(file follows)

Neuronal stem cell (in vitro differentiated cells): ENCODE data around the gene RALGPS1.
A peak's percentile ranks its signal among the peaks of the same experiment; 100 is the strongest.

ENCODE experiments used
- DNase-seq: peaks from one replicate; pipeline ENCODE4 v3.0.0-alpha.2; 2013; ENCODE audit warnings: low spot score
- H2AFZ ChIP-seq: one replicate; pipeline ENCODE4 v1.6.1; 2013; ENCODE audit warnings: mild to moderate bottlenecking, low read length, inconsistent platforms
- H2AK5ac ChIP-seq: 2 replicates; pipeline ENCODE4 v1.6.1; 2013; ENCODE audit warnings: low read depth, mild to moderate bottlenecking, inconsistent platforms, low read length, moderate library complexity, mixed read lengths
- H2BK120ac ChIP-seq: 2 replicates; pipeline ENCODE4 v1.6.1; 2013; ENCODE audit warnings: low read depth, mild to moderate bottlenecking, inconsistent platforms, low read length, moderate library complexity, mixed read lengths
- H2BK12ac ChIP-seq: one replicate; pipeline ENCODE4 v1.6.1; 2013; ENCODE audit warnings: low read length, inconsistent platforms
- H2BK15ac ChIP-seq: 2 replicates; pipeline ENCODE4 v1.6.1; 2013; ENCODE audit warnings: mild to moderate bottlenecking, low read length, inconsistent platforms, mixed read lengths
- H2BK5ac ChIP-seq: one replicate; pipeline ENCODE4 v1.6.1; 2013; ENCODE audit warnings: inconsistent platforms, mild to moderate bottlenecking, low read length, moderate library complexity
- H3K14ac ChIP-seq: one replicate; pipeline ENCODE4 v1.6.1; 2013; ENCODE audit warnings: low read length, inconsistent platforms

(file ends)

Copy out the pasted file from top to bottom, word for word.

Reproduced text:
Neuronal stem cell (in vitro differentiated cells): ENCODE data around the gene RALGPS1.
A peak's percentile ranks its signal among the peaks of the same experiment; 100 is the strongest.

ENCODE experiments used
- DNase-seq: peaks from one replicate; pipeline ENCODE4 v3.0.0-alpha.2; 2013; ENCODE audit warnings: low spot score
- H2AFZ ChIP-seq: one replicate; pipeline ENCODE4 v1.6.1; 2013; ENCODE audit warnings: mild to moderate bottlenecking, low read length, inconsistent platforms
- H2AK5ac ChIP-seq: 2 replicates; pipeline ENCODE4 v1.6.1; 2013; ENCODE audit warnings: low read depth, mild to moderate bottlenecking, inconsistent platforms, low read length, moderate library complexity, mixed read lengths
- H2BK120ac ChIP-seq: 2 replicates; pipeline ENCODE4 v1.6.1; 2013; ENCODE audit warnings: low read depth, mild to moderate bottlenecking, inconsistent platforms, low read length, moderate library complexity, mixed read lengths
- H2BK12ac ChIP-seq: one replicate; pipeline ENCODE4 v1.6.1; 2013; ENCODE audit warnings: low read length, inconsistent platforms
- H2BK15ac ChIP-seq: 2 replicates; pipeline ENCODE4 v1.6.1; 2013; ENCODE audit warnings: mild to moderate bottlenecking, low read length, inconsistent platforms, mixed read lengths
- H2BK5ac ChIP-seq: one replicate; pipeline ENCODE4 v1.6.1; 2013; ENCODE audit warnings: inconsistent platforms, mild to moderate bottlenecking, low read length, moderate library complexity
- H3K14ac ChIP-seq: one replicate; pipeline ENCODE4 v1.6.1; 2013; ENCODE audit warnings: low read length, inconsistent platforms